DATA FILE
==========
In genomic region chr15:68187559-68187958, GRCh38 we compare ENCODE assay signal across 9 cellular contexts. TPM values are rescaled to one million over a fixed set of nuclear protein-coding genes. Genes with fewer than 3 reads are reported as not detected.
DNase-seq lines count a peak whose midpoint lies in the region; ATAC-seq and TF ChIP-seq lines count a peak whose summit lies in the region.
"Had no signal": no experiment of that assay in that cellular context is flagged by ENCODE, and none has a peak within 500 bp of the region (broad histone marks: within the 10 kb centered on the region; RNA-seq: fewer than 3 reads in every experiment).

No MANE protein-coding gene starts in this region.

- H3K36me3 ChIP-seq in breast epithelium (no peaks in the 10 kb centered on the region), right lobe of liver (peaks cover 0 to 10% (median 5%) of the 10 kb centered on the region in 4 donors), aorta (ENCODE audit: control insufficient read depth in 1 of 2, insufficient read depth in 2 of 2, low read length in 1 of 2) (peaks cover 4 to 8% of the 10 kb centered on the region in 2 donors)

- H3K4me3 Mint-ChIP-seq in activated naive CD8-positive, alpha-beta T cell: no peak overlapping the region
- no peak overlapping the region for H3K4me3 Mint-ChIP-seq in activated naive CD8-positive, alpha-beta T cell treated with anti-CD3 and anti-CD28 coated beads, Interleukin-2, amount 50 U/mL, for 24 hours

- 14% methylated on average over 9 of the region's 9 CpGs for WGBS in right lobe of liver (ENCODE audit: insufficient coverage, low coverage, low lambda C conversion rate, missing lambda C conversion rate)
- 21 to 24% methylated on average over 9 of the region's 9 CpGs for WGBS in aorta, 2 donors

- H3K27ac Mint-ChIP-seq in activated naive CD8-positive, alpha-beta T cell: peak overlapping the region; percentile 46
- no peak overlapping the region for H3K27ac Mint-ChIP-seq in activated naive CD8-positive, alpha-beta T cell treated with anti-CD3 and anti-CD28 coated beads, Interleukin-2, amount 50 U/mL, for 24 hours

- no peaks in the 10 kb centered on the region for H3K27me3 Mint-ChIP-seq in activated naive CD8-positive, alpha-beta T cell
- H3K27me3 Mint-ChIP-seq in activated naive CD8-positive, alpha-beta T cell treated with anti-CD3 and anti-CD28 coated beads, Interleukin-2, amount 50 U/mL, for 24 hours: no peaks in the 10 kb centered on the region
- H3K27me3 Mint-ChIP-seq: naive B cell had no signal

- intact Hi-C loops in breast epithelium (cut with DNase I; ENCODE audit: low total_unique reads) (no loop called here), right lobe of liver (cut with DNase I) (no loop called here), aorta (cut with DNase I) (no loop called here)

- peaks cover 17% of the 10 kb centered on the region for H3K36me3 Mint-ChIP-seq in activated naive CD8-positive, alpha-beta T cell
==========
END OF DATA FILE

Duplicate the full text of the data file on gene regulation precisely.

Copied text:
In genomic region chr15:68187559-68187958, GRCh38 we compare ENCODE assay signal across 9 cellular contexts. TPM values are rescaled to one million over a fixed set of nuclear protein-coding genes. Genes with fewer than 3 reads are reported as not detected.
DNase-seq lines count a peak whose midpoint lies in the region; ATAC-seq and TF ChIP-seq lines count a peak whose summit lies in the region.
"Had no signal": no experiment of that assay in that cellular context is flagged by ENCODE, and none has a peak within 500 bp of the region (broad histone marks: within the 10 kb centered on the region; RNA-seq: fewer than 3 reads in every experiment).

No MANE protein-coding gene starts in this region.

- H3K36me3 ChIP-seq in breast epithelium (no peaks in the 10 kb centered on the region), right lobe of liver (peaks cover 0 to 10% (median 5%) of the 10 kb centered on the region in 4 donors), aorta (ENCODE audit: control insufficient read depth in 1 of 2, insufficient read depth in 2 of 2, low read length in 1 of 2) (peaks cover 4 to 8% of the 10 kb centered on the region in 2 donors)

- H3K4me3 Mint-ChIP-seq in activated naive CD8-positive, alpha-beta T cell: no peak overlapping the region
- no peak overlapping the region for H3K4me3 Mint-ChIP-seq in activated naive CD8-positive, alpha-beta T cell treated with anti-CD3 and anti-CD28 coated beads, Interleukin-2, amount 50 U/mL, for 24 hours

- 14% methylated on average over 9 of the region's 9 CpGs for WGBS in right lobe of liver (ENCODE audit: insufficient coverage, low coverage, low lambda C conversion rate, missing lambda C conversion rate)
- 21 to 24% methylated on average over 9 of the region's 9 CpGs for WGBS in aorta, 2 donors

- H3K27ac Mint-ChIP-seq in activated naive CD8-positive, alpha-beta T cell: peak overlapping the region; percentile 46
- no peak overlapping the region for H3K27ac Mint-ChIP-seq in activated naive CD8-positive, alpha-beta T cell treated with anti-CD3 and anti-CD28 coated beads, Interleukin-2, amount 50 U/mL, for 24 hours

- no peaks in the 10 kb centered on the region for H3K27me3 Mint-ChIP-seq in activated naive CD8-positive, alpha-beta T cell
- H3K27me3 Mint-ChIP-seq in activated naive CD8-positive, alpha-beta T cell treated with anti-CD3 and anti-CD28 coated beads, Interleukin-2, amount 50 U/mL, for 24 hours: no peaks in the 10 kb centered on the region
- H3K27me3 Mint-ChIP-seq: naive B cell had no signal

- intact Hi-C loops in breast epithelium (cut with DNase I; ENCODE audit: low total_unique reads) (no loop called here), right lobe of liver (cut with DNase I) (no loop called here), aorta (cut with DNase I) (no loop called here)

- peaks cover 17% of the 10 kb centered on the region for H3K36me3 Mint-ChIP-seq in activated naive CD8-positive, alpha-beta T cell